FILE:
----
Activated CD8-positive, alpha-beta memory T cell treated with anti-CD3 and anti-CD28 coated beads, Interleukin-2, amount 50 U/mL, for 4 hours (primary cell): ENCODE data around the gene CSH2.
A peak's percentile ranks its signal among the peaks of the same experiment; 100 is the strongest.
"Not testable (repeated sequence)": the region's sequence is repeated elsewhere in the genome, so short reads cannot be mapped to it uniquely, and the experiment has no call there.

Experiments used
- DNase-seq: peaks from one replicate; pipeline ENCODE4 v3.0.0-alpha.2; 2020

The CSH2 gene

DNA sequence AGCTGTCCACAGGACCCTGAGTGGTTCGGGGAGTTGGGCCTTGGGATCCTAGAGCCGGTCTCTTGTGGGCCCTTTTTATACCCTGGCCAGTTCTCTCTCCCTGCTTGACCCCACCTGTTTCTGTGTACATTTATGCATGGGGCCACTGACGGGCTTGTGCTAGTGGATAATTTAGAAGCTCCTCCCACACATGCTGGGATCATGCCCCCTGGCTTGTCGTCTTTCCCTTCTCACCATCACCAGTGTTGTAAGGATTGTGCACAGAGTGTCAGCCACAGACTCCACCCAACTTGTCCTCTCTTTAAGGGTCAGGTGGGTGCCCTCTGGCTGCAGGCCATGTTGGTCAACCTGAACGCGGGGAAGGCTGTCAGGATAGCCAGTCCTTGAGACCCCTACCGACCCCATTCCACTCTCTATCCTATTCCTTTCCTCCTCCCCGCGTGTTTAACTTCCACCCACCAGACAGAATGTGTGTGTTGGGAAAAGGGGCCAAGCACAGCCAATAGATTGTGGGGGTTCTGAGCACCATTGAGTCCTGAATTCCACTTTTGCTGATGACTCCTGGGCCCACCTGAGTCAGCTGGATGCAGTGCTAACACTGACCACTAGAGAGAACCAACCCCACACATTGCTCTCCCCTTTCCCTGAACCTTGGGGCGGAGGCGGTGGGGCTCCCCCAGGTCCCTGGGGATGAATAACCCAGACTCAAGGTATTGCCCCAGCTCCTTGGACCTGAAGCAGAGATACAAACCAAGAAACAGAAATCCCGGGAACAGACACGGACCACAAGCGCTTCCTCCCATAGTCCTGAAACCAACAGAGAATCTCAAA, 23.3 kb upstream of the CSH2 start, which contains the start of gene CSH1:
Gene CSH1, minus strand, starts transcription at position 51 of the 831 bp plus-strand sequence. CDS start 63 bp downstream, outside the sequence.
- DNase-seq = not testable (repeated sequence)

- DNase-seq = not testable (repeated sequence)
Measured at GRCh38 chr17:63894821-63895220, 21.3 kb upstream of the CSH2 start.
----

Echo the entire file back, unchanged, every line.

Activated CD8-positive, alpha-beta memory T cell treated with anti-CD3 and anti-CD28 coated beads, Interleukin-2, amount 50 U/mL, for 4 hours (primary cell): ENCODE data around the gene CSH2.
A peak's percentile ranks its signal among the peaks of the same experiment; 100 is the strongest.
"Not testable (repeated sequence)": the region's sequence is repeated elsewhere in the genome, so short reads cannot be mapped to it uniquely, and the experiment has no call there.

Experiments used
- DNase-seq: peaks from one replicate; pipeline ENCODE4 v3.0.0-alpha.2; 2020

The CSH2 gene

DNA sequence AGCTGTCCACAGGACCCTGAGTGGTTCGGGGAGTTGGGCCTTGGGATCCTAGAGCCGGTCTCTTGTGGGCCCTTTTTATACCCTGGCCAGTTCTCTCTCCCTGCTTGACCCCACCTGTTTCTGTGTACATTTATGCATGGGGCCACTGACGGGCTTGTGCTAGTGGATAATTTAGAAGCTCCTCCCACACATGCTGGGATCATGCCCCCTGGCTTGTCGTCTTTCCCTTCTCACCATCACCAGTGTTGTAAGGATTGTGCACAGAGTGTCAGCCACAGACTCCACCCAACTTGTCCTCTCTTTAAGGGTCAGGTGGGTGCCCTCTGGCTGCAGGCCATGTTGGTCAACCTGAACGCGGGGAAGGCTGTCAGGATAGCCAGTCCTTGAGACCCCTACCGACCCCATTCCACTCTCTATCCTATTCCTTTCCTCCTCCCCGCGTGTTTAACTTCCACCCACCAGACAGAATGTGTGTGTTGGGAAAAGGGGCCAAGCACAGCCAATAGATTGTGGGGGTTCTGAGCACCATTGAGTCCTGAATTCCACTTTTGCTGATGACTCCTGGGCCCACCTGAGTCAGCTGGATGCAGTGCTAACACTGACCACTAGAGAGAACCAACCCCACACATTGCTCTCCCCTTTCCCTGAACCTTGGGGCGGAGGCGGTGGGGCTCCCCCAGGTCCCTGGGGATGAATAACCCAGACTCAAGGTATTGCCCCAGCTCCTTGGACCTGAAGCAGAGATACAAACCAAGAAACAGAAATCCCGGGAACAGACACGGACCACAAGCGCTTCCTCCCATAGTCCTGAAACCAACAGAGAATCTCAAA, 23.3 kb upstream of the CSH2 start, which contains the start of gene CSH1:
Gene CSH1, minus strand, starts transcription at position 51 of the 831 bp plus-strand sequence. CDS start 63 bp downstream, outside the sequence.
- DNase-seq = not testable (repeated sequence)

- DNase-seq = not testable (repeated sequence)
Measured at GRCh38 chr17:63894821-63895220, 21.3 kb upstream of the CSH2 start.